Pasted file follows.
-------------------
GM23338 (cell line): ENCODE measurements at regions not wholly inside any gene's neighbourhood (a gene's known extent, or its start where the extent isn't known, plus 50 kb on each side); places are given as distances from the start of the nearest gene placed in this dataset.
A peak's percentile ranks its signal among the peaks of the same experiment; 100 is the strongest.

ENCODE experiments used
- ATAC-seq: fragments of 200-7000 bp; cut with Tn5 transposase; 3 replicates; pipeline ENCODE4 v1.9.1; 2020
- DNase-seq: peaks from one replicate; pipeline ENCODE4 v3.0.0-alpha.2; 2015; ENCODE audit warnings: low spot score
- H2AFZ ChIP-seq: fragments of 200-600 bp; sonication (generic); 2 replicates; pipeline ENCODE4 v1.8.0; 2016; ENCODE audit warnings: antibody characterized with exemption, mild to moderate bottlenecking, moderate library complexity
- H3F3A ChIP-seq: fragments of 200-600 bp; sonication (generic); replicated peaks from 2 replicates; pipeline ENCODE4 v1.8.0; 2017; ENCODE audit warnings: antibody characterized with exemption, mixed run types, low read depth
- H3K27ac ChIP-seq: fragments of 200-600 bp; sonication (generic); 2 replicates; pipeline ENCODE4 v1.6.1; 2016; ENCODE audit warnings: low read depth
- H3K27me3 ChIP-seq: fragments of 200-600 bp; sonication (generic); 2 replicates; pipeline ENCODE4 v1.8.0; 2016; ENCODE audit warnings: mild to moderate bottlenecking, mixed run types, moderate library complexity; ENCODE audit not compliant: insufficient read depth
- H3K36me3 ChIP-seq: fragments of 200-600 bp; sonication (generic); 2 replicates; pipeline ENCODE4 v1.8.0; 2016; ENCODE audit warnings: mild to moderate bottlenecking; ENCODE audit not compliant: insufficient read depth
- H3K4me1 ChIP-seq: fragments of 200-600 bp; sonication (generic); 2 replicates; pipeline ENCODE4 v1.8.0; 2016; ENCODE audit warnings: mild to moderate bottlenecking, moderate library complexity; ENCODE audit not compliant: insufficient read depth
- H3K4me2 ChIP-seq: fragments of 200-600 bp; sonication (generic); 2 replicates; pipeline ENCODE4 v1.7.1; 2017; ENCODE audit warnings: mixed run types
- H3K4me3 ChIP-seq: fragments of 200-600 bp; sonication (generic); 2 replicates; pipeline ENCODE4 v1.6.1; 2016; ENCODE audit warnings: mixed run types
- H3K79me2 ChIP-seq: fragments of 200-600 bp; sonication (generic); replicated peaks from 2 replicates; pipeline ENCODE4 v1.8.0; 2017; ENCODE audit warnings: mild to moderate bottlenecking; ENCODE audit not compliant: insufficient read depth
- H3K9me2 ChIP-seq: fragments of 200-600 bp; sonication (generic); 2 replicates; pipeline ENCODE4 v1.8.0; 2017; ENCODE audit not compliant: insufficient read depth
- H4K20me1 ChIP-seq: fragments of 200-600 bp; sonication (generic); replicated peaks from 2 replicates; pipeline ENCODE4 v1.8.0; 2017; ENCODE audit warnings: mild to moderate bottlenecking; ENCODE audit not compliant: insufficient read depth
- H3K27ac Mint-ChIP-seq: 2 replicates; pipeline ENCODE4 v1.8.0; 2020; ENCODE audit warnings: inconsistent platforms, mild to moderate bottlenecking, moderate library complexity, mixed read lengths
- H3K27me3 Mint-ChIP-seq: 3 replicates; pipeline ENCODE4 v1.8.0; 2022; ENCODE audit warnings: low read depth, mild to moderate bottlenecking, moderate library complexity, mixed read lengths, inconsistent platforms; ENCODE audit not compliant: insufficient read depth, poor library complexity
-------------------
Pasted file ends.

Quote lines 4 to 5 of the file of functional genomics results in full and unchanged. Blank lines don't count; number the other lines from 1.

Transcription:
- ATAC-seq: fragments of 200-7000 bp; cut with Tn5 transposase; 3 replicates; pipeline ENCODE4 v1.9.1; 2020
- DNase-seq: peaks from one replicate; pipeline ENCODE4 v3.0.0-alpha.2; 2015; ENCODE audit warnings: low spot score